The Offseason—Getting in Shape

The game of football requires enormous physical effort, and it can give your body a bit of a beating. You must be in good shape to play any kind of football, and the higher the level of your game, the more speed, strength, endurance, and flexibility you must develop.

A high school football player cannot spend all summer just lying on the beach and playing video games. Someone who does so will likely not make it through the first practice, let alone any games.

A high school coach will usually give the players a summer workout program that will gradually build up the players’ fitness. The idea is to come into preseason practices ready to play hard.

Offseason workouts include lots of running and weightlifting. The team might come in all together a couple of times per week for their workouts. Players who go on long vacations or who do special summer trips can still run, do pushups and sit-ups, and find a place to do weightlifting occasionally.

Skill Camps

The summer is the time when many colleges offer camps to help players develop their skills. These may last a couple of days or as long as a week. The college's coaching staff often runs these camps. They show the players drills, films, and conditioning exercises that will help them develop into better players.

The camps can be a chance to compete against and practice with top players from other schools. By the end of the camp, everyone has a pretty good idea of what he can do well, which skills still need improvement, and who the really, really good players are.

A great way for a team to improve together over the summer is to play in a 7-on-7 league or to attend a 7-on-7 camp. Sure, it's important to develop individual skills, but it's even more crucial to play with your teammates in competitive situations. In a 7-on-7 game, quarterbacks can practice reading coverages and can learn how their receivers will react to different defenses. Defensive backs can practice not just one-on-one defense, but can be part of an entire coverage scheme.

If you're playing a game, then what you're doing feels like more than just practice. A great play can actually score a touchdown, just as in a real football game, and a mistake may cost points. The team is practicing under nearly real game conditions.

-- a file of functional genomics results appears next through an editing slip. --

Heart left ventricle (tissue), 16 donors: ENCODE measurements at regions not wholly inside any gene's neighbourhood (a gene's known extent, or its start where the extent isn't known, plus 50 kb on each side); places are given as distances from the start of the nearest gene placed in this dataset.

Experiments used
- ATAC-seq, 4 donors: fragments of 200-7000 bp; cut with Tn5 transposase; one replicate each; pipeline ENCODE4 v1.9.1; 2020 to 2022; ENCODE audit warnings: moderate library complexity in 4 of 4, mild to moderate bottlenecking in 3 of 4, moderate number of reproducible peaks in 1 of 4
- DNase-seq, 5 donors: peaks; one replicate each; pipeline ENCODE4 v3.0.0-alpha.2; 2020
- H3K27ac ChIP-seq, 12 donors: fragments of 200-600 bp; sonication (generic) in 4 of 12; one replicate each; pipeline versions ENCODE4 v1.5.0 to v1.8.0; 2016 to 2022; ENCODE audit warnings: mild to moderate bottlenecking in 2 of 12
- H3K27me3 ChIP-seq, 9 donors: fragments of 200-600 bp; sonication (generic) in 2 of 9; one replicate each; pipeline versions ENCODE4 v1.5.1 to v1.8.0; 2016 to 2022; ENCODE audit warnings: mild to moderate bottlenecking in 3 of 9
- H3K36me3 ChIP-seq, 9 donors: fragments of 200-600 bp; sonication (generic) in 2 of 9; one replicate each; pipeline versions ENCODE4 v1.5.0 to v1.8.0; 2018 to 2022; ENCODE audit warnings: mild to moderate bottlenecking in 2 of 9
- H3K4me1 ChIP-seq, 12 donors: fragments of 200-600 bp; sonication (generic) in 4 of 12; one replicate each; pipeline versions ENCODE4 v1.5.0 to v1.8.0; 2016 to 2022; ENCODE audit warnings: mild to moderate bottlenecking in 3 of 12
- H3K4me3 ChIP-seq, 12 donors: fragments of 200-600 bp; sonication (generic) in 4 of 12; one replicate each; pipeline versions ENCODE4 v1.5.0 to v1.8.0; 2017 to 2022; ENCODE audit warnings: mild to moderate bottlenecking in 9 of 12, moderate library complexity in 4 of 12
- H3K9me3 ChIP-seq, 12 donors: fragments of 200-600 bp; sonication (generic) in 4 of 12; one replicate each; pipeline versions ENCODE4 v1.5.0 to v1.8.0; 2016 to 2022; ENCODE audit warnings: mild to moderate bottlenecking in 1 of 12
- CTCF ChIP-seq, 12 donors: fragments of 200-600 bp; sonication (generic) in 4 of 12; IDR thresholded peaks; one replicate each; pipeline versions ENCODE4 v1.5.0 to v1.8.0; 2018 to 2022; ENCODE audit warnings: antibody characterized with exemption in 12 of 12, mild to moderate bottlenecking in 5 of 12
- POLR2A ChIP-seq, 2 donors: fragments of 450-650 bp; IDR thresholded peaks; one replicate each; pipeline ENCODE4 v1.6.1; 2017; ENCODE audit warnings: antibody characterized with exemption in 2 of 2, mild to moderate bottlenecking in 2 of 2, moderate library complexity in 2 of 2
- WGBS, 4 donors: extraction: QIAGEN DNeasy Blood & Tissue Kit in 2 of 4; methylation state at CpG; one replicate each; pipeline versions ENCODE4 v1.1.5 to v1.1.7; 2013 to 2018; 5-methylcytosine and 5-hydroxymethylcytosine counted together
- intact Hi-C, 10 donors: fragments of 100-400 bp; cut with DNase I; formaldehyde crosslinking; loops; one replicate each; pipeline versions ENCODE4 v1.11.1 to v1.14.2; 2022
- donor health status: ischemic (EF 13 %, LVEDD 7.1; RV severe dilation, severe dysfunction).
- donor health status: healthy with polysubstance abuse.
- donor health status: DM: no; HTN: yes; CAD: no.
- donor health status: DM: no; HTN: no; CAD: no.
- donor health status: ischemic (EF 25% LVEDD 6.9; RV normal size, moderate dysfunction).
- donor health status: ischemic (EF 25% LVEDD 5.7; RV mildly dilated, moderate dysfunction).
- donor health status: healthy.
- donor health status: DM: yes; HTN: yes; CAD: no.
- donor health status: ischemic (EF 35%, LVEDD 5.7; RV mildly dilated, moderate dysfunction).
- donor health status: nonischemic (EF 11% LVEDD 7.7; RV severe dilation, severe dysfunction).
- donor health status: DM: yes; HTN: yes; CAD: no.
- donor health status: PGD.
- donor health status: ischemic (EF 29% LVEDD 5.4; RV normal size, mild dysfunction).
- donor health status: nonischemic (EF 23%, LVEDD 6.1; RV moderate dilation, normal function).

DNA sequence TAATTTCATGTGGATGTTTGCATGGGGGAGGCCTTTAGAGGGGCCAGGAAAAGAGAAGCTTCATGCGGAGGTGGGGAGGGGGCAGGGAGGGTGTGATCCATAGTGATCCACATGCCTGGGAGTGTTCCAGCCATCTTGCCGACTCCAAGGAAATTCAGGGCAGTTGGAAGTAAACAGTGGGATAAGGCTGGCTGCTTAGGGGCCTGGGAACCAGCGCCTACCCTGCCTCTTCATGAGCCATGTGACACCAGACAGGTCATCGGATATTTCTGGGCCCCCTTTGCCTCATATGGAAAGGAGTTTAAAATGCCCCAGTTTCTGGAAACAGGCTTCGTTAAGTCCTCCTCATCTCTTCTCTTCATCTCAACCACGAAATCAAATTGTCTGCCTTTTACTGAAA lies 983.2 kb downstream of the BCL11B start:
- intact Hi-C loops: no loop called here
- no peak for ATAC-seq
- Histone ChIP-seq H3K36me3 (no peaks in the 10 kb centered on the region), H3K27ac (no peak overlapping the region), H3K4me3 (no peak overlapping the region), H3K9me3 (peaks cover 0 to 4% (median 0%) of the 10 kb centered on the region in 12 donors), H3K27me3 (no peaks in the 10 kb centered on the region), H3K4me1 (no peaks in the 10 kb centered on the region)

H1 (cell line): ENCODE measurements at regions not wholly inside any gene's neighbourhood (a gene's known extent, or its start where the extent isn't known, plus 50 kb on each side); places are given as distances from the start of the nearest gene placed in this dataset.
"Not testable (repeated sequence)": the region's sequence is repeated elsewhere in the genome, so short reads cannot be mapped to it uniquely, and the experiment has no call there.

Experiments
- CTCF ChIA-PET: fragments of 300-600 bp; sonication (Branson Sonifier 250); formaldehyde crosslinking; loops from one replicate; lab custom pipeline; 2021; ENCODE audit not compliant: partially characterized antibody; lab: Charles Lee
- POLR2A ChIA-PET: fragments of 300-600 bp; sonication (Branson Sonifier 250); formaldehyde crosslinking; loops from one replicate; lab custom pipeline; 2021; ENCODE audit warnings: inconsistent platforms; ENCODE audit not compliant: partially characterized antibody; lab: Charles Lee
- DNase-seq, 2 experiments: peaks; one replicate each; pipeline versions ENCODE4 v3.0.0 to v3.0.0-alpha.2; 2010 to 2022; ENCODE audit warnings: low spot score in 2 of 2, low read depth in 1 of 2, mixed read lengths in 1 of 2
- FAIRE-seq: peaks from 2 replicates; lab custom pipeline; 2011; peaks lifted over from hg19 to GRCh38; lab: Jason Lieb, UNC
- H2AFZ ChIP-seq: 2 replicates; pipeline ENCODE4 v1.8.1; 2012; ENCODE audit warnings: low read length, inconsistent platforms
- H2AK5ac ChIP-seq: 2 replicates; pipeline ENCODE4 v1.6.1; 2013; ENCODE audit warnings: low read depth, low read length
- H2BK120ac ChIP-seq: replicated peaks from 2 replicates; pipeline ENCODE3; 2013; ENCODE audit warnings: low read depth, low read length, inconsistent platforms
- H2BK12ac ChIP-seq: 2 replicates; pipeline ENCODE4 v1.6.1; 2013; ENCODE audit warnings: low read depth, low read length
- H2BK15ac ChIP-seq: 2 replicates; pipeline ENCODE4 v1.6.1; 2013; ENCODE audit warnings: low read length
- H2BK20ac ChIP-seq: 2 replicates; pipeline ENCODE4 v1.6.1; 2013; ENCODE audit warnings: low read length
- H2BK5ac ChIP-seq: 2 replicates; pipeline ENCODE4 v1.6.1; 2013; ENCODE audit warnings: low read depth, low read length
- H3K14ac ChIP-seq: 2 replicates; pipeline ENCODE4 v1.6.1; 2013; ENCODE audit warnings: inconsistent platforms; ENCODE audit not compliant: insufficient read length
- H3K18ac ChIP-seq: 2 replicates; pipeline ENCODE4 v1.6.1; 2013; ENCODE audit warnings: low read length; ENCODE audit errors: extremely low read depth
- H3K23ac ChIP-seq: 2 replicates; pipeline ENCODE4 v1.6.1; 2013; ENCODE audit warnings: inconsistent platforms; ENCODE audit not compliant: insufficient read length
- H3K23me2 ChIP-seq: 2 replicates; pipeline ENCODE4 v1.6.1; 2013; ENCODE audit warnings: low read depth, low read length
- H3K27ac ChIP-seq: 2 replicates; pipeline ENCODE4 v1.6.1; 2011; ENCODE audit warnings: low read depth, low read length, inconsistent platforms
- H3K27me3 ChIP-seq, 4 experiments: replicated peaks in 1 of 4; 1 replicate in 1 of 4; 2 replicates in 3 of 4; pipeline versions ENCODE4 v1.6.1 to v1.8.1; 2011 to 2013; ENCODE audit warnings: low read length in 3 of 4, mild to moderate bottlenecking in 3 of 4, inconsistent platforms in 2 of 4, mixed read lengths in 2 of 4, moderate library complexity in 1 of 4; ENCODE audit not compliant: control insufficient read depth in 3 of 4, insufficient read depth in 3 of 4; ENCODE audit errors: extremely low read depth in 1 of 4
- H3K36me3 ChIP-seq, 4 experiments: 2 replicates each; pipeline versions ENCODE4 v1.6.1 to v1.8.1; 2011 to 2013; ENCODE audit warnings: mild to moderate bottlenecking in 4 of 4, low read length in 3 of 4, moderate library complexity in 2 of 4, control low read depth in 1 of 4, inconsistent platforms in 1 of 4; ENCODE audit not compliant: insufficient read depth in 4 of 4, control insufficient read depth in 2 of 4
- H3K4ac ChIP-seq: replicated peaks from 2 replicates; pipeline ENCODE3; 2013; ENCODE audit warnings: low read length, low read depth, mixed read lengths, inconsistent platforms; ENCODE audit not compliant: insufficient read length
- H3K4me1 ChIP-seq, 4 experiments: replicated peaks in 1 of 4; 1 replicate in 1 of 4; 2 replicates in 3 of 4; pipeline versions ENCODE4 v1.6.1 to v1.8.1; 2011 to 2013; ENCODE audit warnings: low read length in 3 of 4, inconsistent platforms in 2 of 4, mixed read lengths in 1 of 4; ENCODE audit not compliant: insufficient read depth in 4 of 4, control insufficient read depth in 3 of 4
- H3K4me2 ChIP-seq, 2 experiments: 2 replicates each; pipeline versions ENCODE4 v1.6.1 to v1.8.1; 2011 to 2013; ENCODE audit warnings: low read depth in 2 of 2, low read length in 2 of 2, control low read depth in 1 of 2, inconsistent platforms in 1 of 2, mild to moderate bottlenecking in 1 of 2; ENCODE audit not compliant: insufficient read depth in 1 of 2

What Is 7-on-7?

In a 7-on-7 drill, the offensive and defensive lines are removed so the team can focus just on the passing game. The defense plays with three linebackers and four defensive backs; the offense gets a center, five running backs or receivers, and a quarterback.

The Tip Drill

One of the defenders’ favorite drills is called the tip drill. In one version, the coach throws a pass to a running receiver, who deliberately misses the catch and tips the ball in the air. The defenders have to catch the ball for an interception. If they can't catch the ball cleanly, they're taught to try to keep the ball in the air. Defenses love interceptions, and they can make an interception on every play of this drill.

When the team is faced with a truly real game in the fall, they will know how to react. They will have confidence in their teammates and in themselves, hopefully leading to a few extra wins.

Right Before the Season

Words to Know

TWO-A-DAYS: Preseason practice is sometimes called two-a-days because a team usually practices two times every day.

READ STEP: A linebacker's first job is to stop the run. So, a linebacker's first step should be TOWARD the line of scrimmage—this is the read step. Only if he's sure it's a passing play should the linebacker drop back to cover receivers.

The team gets together for two weeks or so of preseason practice. The coaching staff usually has two goals for this time:

  1. Teach the team how plays are called and what to do on each play.

  2. Improve players’ techniques so everyone becomes a better player at his position.

To accomplish these goals, many different teaching tools might be used. For example, the team might have classroom meetings with a chalkboard and notebooks to explain how some plays are supposed to work. On another day, the team might watch video of a college team executing these plays successfully. Sometimes it's useful to watch video of yesterday's practice to show who ran the plays correctly or incorrectly.

Football Great: Reggie White

Reggie, a defensive end nicknamed the Minister of Defense, lived all of his early life in Chattanooga, Tennessee. He went to the Howard School of Academics and Technology for high school and the University of Tennessee for college. His NFL career included dominant years with both the Philadelphia Eagles and the Green Bay Packers.

On the field, a chunk of practice is devoted to skill development with the position coaches During this time, the players run drills that help them practice a technique. For example, quarterbacks may work on hitting a target or on reading the safeties and throwing away from them. Linebackers may repeatedly practice taking a read step and dropping into coverage.

Another big chunk of preseason practice time is devoted to rehearsing plays. The offense might start by running the plays on air, meaning that they just go through what they're supposed to do without any defense around. Next, a few managers or second-string players might hold pads and stand where defenders might be. Eventually, the offense knows the plays well enough to run them against a live defense.

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